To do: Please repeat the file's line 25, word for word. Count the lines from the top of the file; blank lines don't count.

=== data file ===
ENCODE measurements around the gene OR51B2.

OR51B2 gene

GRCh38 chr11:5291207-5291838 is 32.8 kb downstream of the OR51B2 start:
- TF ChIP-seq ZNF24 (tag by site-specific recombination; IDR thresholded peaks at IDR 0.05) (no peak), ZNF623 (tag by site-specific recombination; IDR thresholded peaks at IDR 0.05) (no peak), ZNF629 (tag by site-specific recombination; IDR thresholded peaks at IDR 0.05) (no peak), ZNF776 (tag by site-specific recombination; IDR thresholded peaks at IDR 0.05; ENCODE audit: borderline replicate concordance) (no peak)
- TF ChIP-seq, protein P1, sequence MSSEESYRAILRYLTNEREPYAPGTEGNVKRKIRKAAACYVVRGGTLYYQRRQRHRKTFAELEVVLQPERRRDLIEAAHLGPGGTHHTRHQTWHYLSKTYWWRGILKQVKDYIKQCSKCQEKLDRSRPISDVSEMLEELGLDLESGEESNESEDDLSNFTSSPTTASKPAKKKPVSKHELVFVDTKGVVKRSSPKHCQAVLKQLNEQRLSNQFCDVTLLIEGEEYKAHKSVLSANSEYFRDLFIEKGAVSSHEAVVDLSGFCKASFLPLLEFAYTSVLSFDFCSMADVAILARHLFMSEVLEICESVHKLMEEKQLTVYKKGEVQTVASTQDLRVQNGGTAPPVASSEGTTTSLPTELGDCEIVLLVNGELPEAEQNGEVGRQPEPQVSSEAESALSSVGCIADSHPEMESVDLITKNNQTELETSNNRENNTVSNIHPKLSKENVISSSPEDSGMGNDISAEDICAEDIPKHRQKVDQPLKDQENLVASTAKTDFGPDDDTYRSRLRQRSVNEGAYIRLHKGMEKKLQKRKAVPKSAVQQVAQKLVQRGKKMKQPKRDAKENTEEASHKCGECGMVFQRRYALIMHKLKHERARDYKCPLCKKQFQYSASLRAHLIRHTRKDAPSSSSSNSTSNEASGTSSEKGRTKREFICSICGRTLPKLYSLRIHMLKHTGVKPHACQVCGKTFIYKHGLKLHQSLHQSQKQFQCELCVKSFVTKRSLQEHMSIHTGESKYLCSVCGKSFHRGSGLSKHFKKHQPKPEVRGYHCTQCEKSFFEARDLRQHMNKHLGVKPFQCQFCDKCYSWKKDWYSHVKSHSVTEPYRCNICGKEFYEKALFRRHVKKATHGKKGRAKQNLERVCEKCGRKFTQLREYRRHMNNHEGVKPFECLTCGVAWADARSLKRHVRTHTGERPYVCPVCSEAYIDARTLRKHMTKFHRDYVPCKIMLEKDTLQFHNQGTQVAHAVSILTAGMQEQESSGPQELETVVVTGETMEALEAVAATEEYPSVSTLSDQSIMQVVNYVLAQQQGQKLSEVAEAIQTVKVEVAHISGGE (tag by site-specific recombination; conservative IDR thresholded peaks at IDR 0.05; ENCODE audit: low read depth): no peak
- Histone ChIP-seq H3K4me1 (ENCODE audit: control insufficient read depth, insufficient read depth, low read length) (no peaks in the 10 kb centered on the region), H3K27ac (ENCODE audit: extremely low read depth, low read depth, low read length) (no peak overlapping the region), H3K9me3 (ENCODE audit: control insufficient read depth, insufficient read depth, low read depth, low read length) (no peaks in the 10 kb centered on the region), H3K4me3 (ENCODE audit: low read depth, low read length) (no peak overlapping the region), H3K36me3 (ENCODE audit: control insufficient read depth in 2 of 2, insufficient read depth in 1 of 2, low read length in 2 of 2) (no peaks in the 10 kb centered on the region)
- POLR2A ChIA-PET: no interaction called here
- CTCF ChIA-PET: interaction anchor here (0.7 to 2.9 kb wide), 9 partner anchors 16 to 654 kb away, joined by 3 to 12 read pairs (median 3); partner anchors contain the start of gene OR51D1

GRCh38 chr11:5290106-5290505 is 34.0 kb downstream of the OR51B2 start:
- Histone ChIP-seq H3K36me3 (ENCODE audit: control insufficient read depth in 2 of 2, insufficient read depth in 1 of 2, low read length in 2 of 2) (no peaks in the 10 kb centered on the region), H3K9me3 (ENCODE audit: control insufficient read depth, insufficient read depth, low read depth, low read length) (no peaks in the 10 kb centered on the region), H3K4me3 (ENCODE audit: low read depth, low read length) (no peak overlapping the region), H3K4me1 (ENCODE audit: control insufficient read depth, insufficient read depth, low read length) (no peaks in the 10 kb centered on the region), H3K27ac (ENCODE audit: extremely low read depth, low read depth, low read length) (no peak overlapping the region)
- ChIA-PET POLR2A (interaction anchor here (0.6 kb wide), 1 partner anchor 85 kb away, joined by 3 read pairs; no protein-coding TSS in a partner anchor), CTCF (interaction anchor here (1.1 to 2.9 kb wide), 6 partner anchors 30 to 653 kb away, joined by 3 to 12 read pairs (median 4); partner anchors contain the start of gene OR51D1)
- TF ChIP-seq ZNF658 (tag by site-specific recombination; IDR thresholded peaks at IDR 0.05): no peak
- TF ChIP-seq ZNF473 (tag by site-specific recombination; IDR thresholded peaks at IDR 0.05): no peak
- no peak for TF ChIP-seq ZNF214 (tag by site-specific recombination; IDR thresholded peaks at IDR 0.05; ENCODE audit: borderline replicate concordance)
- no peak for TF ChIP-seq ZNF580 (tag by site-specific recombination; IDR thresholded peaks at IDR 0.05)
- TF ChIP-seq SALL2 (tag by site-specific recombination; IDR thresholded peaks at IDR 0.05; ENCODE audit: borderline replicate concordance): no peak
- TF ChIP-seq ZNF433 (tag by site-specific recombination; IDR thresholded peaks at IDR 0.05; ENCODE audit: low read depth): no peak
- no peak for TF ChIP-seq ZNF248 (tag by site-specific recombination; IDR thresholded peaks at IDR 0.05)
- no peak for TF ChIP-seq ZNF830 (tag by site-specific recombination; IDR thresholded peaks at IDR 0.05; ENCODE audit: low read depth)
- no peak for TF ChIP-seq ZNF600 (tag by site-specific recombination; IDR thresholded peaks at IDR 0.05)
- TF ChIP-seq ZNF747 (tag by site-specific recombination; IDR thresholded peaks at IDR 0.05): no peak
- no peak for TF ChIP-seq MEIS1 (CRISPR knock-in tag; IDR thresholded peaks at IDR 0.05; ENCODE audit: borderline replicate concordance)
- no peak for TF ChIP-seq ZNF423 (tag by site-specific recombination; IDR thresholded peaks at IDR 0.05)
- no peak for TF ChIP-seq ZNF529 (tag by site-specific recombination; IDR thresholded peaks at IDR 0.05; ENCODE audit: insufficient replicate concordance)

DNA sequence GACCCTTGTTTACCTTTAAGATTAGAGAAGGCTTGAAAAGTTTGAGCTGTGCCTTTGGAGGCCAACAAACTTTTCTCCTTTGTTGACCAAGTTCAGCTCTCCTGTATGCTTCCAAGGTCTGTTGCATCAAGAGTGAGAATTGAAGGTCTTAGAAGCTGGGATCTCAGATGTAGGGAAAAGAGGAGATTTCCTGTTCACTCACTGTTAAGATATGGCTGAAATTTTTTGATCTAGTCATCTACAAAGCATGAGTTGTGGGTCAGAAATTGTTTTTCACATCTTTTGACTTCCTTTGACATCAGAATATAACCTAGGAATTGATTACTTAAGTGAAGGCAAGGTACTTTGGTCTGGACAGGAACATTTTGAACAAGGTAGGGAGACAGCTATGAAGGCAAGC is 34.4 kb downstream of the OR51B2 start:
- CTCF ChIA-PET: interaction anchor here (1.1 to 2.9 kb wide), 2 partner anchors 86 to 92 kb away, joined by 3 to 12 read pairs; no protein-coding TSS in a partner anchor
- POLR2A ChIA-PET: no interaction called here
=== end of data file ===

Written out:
DNA sequence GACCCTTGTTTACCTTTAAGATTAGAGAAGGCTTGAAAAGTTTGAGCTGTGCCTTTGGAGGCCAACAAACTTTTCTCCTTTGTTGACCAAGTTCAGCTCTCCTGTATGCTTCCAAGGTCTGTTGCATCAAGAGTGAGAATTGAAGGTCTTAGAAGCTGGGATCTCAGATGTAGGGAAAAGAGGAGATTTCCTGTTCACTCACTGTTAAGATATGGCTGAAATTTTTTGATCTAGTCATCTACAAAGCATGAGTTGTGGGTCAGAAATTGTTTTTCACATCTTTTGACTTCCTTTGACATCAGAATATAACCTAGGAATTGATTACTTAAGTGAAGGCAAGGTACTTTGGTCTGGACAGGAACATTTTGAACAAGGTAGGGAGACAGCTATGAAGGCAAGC is 34.4 kb downstream of the OR51B2 start: